Kodak had an essential question to decide: Should one invest in the further development of proven and predictable products or in future and unknown ones? Present sales predictably to management and investors through known distribution channels and margin constructions, or gamble on uncertain ideas and possibilities? Digital was not yet known, consequently not calculable and could not be classified on the basis of the "ZDF principle" (figures, data, facts). Therefore, a recognized dimension for justifying decisions was missing.

Facts and figures - orientation for decisions

But are figures, data and facts always suitable for making a decision on their basis? Especially when it comes to decision-making questions that have to be answered by looking into the future and necessarily involve a high degree of uncertainty and complexity? In everyday life we make countless decisions - unconsciously and consciously. The latter are particularly noticeable to us when they are difficult decisions. For these difficult decisions, the term "undecidable decision" exists. This expresses the fact that the decision has to be made between two mutually exclusive alternatives - either the white or the blue shirt, the applicant Müller or Mayer for the one vacant position. The example of filling a vacancy makes it clear that we have to commit ourselves to the future. It is impossible to calculate the best result or to be sure on the basis of certain facts such as report card grades or age to decide with certainty which applicant will best fit into the company, contribute to its success and make positive contributions to changes in the future. Such a situation is complex - not rationally penetrable. We cannot conclusively describe the possible conditions now and in the future, they remain largely hidden from us, and what remains hidden, we cannot describe factually. In complex situations the fact-based basis for decision-making is consequently highly uncertain. It primarily confirms us again and again in what we want to know and see - visible in the example of Kodak.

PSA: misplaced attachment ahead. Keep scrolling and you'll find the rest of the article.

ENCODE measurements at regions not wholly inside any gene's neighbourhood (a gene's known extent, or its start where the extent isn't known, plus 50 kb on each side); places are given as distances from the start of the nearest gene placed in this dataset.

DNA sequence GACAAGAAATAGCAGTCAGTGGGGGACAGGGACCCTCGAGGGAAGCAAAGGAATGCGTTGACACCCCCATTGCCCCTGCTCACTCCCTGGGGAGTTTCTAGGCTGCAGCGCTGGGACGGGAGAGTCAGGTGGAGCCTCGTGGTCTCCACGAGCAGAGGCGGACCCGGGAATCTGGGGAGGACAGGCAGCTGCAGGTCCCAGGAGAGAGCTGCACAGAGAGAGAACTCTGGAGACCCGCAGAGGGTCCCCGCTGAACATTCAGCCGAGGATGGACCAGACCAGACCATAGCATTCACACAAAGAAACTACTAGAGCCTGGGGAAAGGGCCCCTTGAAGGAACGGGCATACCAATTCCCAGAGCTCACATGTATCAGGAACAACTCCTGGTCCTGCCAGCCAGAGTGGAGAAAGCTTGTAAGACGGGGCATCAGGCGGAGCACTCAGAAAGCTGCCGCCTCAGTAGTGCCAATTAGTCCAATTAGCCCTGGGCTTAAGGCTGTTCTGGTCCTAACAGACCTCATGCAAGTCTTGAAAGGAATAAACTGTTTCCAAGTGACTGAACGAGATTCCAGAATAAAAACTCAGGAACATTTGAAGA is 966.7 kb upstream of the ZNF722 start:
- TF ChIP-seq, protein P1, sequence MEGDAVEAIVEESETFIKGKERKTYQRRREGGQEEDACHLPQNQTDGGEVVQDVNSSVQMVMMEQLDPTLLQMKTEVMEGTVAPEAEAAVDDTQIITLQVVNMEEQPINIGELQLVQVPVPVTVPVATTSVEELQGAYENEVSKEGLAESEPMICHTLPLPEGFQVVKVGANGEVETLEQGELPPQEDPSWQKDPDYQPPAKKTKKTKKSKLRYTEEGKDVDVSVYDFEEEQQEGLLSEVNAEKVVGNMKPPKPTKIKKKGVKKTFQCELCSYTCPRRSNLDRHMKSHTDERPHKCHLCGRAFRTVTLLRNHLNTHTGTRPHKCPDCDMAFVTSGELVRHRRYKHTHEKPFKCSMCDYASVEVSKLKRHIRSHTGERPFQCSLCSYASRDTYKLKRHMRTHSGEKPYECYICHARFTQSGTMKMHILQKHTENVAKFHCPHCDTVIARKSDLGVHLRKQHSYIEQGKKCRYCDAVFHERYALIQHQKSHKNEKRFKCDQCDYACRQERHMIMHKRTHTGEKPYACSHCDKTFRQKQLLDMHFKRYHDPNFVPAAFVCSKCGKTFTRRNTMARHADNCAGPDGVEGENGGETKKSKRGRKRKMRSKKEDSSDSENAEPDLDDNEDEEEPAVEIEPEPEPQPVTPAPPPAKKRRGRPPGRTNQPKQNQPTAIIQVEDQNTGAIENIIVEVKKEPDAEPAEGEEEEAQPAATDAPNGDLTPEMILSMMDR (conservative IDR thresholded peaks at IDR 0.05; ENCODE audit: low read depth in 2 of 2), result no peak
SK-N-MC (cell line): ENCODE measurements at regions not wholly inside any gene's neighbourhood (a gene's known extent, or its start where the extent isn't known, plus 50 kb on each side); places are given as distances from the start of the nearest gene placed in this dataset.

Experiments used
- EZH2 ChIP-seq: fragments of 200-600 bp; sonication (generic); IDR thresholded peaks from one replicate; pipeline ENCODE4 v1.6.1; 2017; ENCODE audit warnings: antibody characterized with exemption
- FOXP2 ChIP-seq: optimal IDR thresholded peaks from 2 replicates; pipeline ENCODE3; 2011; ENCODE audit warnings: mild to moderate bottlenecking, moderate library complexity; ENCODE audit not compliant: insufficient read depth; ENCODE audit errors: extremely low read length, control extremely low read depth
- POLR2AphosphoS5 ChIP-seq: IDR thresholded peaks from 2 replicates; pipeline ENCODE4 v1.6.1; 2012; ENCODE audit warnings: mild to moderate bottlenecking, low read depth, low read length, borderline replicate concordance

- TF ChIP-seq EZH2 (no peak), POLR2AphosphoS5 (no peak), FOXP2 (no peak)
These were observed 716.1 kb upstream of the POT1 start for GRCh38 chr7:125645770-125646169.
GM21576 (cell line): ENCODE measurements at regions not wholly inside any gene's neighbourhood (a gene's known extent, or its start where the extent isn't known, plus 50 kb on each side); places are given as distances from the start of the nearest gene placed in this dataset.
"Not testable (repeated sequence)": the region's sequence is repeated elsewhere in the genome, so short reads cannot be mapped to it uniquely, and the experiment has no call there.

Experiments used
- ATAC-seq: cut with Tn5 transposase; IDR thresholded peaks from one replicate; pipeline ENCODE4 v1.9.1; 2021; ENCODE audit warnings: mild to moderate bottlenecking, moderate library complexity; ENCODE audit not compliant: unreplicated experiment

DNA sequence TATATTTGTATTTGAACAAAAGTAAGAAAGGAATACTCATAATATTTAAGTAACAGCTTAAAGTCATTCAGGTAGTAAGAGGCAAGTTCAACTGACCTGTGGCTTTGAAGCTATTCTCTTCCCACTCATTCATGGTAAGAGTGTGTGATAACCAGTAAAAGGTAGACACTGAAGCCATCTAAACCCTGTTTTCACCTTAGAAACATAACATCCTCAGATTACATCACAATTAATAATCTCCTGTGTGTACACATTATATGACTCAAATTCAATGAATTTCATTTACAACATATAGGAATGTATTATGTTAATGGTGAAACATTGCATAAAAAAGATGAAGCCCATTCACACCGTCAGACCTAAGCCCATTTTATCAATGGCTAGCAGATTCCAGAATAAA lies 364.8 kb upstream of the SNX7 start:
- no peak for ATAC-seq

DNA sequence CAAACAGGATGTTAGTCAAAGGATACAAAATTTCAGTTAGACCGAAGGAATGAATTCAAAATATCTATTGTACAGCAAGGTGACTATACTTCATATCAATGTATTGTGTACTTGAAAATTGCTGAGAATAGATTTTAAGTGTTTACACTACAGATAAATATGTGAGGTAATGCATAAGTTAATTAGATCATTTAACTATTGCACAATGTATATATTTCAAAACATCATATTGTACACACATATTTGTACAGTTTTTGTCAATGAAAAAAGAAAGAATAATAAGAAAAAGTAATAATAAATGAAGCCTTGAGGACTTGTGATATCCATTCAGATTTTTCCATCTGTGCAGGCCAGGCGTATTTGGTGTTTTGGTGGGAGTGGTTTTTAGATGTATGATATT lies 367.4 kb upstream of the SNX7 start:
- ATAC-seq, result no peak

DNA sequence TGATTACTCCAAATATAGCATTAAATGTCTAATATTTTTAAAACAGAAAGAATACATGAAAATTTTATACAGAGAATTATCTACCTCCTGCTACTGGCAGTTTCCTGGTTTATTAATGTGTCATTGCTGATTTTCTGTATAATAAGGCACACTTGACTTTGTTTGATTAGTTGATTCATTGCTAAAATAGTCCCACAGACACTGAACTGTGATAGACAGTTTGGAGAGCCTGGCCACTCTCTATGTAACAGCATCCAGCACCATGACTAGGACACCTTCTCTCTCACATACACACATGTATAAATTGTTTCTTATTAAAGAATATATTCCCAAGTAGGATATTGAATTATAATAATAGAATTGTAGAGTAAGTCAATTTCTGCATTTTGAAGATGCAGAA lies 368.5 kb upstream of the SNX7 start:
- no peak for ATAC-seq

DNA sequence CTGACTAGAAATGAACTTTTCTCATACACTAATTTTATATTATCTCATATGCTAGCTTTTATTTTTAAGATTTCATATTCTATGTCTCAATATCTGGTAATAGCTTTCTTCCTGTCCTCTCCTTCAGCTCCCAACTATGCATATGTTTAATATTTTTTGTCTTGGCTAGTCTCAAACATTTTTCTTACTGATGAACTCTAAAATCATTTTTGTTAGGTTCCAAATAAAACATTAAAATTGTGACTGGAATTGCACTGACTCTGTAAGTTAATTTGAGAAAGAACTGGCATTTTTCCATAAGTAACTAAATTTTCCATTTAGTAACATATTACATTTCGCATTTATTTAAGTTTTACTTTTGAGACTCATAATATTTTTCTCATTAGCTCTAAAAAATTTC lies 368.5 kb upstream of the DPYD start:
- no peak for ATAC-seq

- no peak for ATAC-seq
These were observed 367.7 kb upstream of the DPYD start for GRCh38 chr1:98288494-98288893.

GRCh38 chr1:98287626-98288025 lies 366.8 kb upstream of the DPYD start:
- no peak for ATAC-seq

Importance of communication

In families or in team conflicts, it is generally accepted that it "needs to be talked about again," that "talking it out" helps and paves the way for understanding the other point of view. Everyday idioms show this clearly, right up to the "last word". With these examples of communication patterns, we intuitively know that we can work through them with language - some are more adept at it, others less so. With this view, it is interesting to observe the tendency of organizations to act on the important decisions as if each of them is to be made on the basis of real, objective and hard facts and that a review of the usual communication patterns is not necessary in the process. The fact that decision-makers are human beings and therefore cannot decide rationally was the subject of several articles in a 2019 issue of Harvard Business Manager magazine².